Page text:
I received permission to make some changes to the company's website. All I've done so far is change Font Color and Background Color. Doing so though made drastic changes in leading (line-height) and kerning (letter-spacing).

I'm really not the greatest at web design, and have never gone from a dark background to a light one. Do all browsers automatically make this change? Has CSS always done this?

To be clear I'm not using line-height or letter-spacing. They're not in my .CSS file at all. But visually they changed.

Here's a side-by-side:

enter image description here

I switched the left side to Multiply and positioned it directly on top to compare:

enter image description here

Is there a published standard somewhere that browsers use to determine a contrast to leading/kerning ratio or something? I've never experienced this before.

  • I'd suggest getting a 'before' and 'after' page up and comparing the Computed panels in your browser's inspect element tool between the two with the problem elements selected, so you can see exactly which properties end up different Commented Jun 2, 2014 at 9:34

1 Answer 1


How does color affect kerning and leading in CSS?

It does not.

I will go mad and make my comment an answer:

  • check that it is not just zoom-levels in your browser you have accidentally fiddled with
  • Do a dry-run: change in firebug (or other webdev tool) and see exactly what parameters you need to alter (rightclick on element). Firebug will not let you "break" the css
  • Most likely, chances are you have lost a curly bracket {} somewhere, or a semi-colon somewhere (you do not need a semicolon on the last line of your selector, but for cleanliness it is best not to skip it).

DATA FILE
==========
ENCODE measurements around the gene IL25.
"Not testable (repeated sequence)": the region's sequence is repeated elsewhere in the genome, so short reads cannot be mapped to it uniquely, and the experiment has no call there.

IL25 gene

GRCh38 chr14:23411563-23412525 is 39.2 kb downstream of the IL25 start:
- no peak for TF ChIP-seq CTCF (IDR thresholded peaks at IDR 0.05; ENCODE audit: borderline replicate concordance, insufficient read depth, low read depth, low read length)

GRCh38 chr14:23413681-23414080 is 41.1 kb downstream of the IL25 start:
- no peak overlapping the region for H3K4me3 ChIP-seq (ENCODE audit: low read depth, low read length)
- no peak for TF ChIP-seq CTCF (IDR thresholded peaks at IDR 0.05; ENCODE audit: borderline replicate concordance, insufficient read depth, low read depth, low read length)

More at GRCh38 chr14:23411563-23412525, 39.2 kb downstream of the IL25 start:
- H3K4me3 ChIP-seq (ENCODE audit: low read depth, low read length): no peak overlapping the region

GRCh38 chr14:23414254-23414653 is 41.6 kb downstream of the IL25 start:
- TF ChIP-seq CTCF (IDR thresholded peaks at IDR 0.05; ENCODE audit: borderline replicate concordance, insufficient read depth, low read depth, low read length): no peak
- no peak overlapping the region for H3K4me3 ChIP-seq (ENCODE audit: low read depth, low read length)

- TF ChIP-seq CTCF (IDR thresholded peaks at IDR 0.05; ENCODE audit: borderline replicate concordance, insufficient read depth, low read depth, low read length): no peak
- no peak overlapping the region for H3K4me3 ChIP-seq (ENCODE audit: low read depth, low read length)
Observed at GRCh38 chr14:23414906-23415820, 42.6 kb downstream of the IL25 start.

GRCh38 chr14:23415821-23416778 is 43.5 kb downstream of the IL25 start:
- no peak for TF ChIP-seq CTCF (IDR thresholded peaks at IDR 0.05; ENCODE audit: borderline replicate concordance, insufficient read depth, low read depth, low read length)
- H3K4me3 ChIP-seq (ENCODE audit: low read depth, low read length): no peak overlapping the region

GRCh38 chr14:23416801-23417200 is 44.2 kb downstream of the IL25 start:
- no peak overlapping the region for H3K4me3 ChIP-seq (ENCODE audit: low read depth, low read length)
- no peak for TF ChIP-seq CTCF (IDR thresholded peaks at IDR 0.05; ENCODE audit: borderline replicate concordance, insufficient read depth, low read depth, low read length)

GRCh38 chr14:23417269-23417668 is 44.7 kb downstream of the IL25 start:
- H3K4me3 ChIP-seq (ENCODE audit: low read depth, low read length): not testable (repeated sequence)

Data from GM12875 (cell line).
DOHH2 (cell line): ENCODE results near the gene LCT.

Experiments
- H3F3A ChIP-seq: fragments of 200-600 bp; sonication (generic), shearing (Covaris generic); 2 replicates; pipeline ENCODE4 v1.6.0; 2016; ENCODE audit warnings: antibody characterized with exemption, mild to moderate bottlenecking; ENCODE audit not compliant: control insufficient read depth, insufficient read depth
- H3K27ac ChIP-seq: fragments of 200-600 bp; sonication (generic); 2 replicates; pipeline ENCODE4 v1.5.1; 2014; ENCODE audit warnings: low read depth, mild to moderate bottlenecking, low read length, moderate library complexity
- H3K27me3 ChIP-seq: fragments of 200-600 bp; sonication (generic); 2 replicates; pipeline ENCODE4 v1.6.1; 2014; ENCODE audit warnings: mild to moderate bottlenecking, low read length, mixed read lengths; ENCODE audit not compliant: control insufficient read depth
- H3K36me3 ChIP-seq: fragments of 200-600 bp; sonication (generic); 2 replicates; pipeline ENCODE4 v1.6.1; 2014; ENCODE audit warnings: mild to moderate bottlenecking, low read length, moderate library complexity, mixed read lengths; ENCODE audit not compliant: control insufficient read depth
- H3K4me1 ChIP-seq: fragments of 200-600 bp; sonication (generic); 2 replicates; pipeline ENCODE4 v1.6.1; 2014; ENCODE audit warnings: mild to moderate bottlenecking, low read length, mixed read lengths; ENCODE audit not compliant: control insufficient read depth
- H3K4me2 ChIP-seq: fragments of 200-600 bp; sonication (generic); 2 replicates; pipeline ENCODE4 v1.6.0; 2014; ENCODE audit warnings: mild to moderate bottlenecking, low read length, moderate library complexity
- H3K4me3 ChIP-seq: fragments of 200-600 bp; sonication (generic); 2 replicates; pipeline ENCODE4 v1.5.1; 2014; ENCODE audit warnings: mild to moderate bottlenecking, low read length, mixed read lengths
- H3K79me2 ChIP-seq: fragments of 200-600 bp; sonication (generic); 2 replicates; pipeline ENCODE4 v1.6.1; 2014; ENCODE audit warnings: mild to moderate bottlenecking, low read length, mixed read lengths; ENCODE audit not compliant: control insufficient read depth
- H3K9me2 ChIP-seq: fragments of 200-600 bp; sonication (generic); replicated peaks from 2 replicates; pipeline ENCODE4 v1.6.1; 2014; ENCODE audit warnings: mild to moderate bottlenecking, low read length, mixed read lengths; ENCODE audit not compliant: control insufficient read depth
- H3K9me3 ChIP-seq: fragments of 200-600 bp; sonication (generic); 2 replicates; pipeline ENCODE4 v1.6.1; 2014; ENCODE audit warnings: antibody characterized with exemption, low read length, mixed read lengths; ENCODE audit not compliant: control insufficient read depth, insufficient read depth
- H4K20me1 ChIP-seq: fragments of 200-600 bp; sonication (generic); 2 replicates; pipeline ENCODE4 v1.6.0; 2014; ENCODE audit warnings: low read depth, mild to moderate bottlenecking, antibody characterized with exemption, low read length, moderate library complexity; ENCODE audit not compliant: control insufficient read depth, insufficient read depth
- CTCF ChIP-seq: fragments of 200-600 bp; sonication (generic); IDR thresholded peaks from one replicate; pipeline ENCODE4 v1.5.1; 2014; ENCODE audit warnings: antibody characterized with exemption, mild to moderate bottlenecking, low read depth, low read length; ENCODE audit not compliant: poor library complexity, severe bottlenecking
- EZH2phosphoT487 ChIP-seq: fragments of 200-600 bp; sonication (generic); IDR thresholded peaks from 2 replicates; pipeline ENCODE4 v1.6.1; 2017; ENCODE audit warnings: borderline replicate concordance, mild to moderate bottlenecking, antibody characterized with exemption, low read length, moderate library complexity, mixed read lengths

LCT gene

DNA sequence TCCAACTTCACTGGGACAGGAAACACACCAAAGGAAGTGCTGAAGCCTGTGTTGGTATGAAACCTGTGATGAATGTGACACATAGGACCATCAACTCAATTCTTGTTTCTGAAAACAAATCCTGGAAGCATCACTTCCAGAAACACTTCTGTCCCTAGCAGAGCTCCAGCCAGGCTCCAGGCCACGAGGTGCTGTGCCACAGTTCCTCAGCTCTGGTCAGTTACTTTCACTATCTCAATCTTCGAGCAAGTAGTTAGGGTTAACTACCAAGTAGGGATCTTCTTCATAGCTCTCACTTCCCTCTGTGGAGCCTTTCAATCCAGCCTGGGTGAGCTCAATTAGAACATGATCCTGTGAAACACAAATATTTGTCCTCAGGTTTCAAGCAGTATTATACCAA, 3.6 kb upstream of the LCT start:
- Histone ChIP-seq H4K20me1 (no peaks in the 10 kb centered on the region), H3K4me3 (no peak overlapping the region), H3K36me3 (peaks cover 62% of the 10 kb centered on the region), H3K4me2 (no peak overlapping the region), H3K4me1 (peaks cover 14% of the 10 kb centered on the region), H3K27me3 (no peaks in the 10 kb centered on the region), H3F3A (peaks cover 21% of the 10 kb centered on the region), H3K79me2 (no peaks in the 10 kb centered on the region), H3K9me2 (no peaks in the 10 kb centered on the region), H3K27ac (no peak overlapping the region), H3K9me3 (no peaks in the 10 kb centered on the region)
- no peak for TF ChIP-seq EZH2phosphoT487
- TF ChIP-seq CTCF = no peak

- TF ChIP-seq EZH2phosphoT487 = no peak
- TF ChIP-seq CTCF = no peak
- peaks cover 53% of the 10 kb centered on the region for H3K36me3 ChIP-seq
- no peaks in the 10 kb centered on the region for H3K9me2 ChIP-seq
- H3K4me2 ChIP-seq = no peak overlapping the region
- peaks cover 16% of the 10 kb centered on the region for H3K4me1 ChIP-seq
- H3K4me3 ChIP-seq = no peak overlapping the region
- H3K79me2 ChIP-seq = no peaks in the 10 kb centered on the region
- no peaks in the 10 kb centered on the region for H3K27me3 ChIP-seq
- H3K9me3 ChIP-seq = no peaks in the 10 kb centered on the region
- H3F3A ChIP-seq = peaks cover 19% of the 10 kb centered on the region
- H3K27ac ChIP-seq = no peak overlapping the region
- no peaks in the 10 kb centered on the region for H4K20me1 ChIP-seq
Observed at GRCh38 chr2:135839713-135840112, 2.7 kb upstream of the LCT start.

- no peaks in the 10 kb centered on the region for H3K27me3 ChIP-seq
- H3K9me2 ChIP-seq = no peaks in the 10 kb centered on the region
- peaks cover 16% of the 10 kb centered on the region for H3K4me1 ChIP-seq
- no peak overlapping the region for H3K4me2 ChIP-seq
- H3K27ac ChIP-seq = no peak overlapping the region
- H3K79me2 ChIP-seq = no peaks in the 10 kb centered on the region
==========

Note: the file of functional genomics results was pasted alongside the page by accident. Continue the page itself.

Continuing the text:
There is no earthly reason why changing colours should do anything but that.

  • Thanks guess I must be missing something then. I'll check on Monday and let you know but pretty sure zoom isn't it cause I looked on multiple windows
    – Ryan
    Commented May 31, 2014 at 0:24
  • It happens to the best of us :) but Firebug or webdev tools are your friends, splendid for checking stuff like this live, before going live :D And the missing curly bracket is a classic - that would break all sorts of stuff.
    – benteh
    Commented May 31, 2014 at 0:28
  • 1
    Me, I'm voting for the semicolon, a messed up selector, or a missing quote/bracket somewhere. Simply changing the color does not do that, but I've run into several occasions where I would have sworn up and down that that's all I changed, only to find out I nuked something elsewhere or forgot a semicolon, etc. OP, try to run a diff between the two versions of the files to see if anything else is different -- that will probably reveal any issue faster than looking at it by eye. Commented May 31, 2014 at 3:03
  • 1
    Hi @KerriShotts yes, the bracket or the semicolon is usually the culprit. All manner of wild things breaks then. The problem is that if you panic a little, or are not familiar with css, you start to try to fix it in all sorts of other places, and therefore create more problems. :)
    – benteh
    Commented May 31, 2014 at 13:32
  • @Ryan I Almost forgot, but for some reason RandomO'Reilly reminded me of the CSS validator. You might wanna run the css through it. Best case scenario is that it'll give you valid/fixed code in return.
    – Joonas
    Commented Jun 2, 2014 at 9:09

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